Fill Me Now

A few months before 2000 my family became homeless because of a fire in the kitchen. One couple let us used one of there apartment, to small for a family of 6 children, but it was a roof over us. A dear brother in the Lord introduce me to the little hymn ‘Fill My Cup, Lord.’

Fill my cup, Lord; I lift it up Lord;
Come and quench this thirsting of my soul.
Bread of Heaven, feed me till I want no more.
Fill my cup, fill it up and make me whole.

I wonder if that devotion inspire the author of that hymn?

Fill Me Lord

The longing of my soul to be filled with God is not satisfied yet. I have seen and realized much of the joy and rest of a life of faith since last I wrote in this book, but I am sure there is still a greater work of grace which it is my privilege to experience by faith. I want the conscious indwelling of the Spirit. I want the manifested presence of my Jesus in my soul! I want, in short, to be filled with all the fullness of God! This is my privilege, I am not sure what is it that holds me back.
Oh my God, sanctify me wholly. I don’t know what this means exactly—I am ignorant of the extent to which the cleansing blood of Jesus can purify, but whatever it is, oh my Saviour, grant it to me to the very utmost limit! I lack wisdom on this subject, and I come to you in faith to teach me. Let me know your own mind fully and let nothing keep me from entering in to all the rest of faith that you have in store for me. Oh! don’t let me frustrate your grace. This is my longing cry—don’t let me in any way or in the slightest degree frustrate your grace.
Oh Lord, fill me now! Fill me now! Shed abroad your love in my heart now! Sanctify me wholly now!
—Journal, September 3, 1867

Hannah Whitall Smith and Melvin Easterday Dieter, The Christian’s Secret of a Holy Life: The Unpublished Personal Writings of Hannah Whitall Smith (Oak Harbor: Logos Research Systems, Inc., 1997).

The Simplicity of Prayer

Hannah Whitall Smith penned these words July 6, 1859. Her subject was on prayer.

I want to realize the simplicity of prayer. I don’t dare look at it as a religious exercise, but rather as a child’s going to a father to get what is needed in answer to prayer.

When we love earthly friends we are not satisfied with only a few minutes together at a time, nor can we learn to know their real character, or appreciate the depths of their nature, if we only have a few passing words with them as we go about our daily routine, even if those passing words should occur every few minutes. Neither can we know God in this way.
How often we say about our earthly friends “I really would like to have a good quiet settled talk with them so that I can really get to know them.” And shouldn’t we feel the same about our Heavenly Friend, that we may really get to know Him?

These thoughts have taught me the importance of the children of God taking time to commune daily with their Father, so that they may get to know His mind, and to understand better what His will is.

Hannah Whitall Smith and Melvin Easterday Dieter, The Christian’s Secret of a Holy Life: The Unpublished Personal Writings of Hannah Whitall Smith (Oak Harbor: Logos Research Systems, Inc., 1997).

The Prayer of a Seventeen Year Old Quaker Girl

Oh my Father! stretch out your all powerful arm in mercy and free me from the bonds of sin and death which hold me fast! You see that I am tired of trying to be good, that I don’t really try to resist the temptations of the evil one with all my might. And you know that my whole nature rebels against following you and serving you. But, oh Father! strengthen my feeble knees, put a new and holy faith in my heart and bring down my haughty nature to the very dust. You are my only refuge; therefore, listen, I pray you, to my prayer.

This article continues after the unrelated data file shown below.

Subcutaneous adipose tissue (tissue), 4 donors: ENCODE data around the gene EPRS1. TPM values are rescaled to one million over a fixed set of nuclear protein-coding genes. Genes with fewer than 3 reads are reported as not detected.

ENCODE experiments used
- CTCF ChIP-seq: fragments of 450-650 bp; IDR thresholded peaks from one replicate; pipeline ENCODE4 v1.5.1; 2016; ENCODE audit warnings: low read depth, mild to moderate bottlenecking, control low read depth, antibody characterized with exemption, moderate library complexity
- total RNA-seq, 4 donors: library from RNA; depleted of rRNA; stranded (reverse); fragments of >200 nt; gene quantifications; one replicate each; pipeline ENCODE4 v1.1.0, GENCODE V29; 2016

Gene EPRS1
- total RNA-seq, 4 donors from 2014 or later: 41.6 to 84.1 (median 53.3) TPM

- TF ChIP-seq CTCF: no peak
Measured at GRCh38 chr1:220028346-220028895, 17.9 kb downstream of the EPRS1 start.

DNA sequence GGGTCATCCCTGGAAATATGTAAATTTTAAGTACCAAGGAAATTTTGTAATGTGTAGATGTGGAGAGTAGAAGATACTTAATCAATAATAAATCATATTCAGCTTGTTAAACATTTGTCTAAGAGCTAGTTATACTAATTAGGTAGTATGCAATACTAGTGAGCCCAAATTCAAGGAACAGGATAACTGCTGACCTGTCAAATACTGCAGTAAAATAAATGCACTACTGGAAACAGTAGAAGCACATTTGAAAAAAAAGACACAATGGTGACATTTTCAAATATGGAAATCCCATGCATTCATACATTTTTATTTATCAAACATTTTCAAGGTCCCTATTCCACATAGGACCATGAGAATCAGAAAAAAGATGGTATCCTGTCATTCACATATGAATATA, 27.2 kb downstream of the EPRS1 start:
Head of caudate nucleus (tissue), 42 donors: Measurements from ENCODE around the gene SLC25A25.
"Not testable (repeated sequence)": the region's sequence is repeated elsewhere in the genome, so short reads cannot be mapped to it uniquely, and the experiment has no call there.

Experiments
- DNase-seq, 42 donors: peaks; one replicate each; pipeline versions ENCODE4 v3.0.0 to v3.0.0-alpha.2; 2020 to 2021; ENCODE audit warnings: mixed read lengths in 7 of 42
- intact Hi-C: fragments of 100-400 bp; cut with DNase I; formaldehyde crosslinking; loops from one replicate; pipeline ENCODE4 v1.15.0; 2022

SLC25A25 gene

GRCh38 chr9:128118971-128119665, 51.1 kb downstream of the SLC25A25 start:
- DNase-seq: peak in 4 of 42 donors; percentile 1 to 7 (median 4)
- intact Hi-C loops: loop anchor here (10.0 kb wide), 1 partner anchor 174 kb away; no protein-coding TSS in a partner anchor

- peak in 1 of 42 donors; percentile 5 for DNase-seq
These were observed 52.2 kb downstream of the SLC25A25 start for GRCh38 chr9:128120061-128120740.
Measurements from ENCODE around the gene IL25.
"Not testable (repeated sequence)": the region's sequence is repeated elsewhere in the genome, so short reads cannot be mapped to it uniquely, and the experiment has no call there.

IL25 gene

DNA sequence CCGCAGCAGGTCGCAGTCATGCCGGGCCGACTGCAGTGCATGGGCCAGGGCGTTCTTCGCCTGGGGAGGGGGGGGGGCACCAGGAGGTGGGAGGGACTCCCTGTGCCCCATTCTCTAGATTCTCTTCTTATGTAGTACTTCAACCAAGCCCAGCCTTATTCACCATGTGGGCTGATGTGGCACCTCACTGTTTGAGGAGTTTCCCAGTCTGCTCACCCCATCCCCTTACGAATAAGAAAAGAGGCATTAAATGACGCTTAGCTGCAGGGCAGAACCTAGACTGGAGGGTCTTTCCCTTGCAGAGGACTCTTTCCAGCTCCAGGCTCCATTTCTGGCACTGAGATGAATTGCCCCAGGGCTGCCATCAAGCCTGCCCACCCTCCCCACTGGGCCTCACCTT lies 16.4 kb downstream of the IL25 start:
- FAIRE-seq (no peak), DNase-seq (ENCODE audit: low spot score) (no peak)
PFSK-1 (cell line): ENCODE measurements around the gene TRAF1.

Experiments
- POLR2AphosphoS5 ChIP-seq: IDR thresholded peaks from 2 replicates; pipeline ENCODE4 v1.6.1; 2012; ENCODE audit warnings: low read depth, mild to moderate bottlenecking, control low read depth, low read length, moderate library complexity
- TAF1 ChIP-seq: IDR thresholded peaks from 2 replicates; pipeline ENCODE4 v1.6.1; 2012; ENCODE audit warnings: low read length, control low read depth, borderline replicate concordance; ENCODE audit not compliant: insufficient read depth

I am haughty and full of pride. I shrink from the suffering which I know is waiting for me. I look almost with disgust on the narrow, narrow path which I see lying out before me. I feel that I can never consent to become nothing for your name’s sake. But you, Oh Lord! are able to drive away all pride from every heart. Oh won’t you purify and wholly sanctify my heart and make me willing to become the very least of your servants that you may have all the glory and honor and praise for ever and ever world without end!
—Journal, 1849
Hannah Whitall Smith and Melvin Easterday Dieter, The Christian’s Secret of a Holy Life: The Unpublished Personal Writings of Hannah Whitall Smith (Oak Harbor: Logos Research Systems, Inc., 1997).

Prayerful Meditation on The Scriptures

I personally enjoy Prayerful meditation on the Scriptures. The rewards are very real. It’s a channel used by the Holy Spirit to teach us deep lesson. Dwight Hill in his book ‘Facts of the Matter: Daily Devotionals’. offer five suggestions.

  1. Meditation on the Scriptures should not be viewed as a method or system, but as an attitude: Faith, openness, reverence, expectation, and supplication.

This people draw near to me with their wordsbut they remove their hearts far from me, and their reverence for me consists of traditions learned by rote.” (Isaiah 29:13 nasb)

  1. Meditation can actually be quite difficult at times. Thus, we should not judge its value on how

Let me understand the teachings of your precepts; then I will meditate on your wonders.” (Psalm 119:27)

  1. It is only if we have a heart fixed on obeying God without reservation that a little effort goes a long way. When we are resisting Him through disobedience or compromise, no amount of effort can produce the desired result.

I have more understandingfor I obey your precepts.” (Psalm 119:100)

  1. In our pride, we don’t want to be beginners. In truth, we will never be anything but beginners. Given the challenge in learning to effectively utilize meditation for spiritual growth, we would do well to recognize the need for a mature mentor.

Whatever you have learned or receivedfrom me, or seen in me – put into practice.” (Philippians 4:9)

  1. Often, what first seemed easy and rewarding suddenly becomes utterly impossible. We struggle with inner confusion, coldness, and lack of confidence. We find concentration difficult. Our imagination and emotions wander – or run wild. We often feel dry and desolate. Repugnant fantasies buried deep within us take over. We totally lose interest in spiritual matters.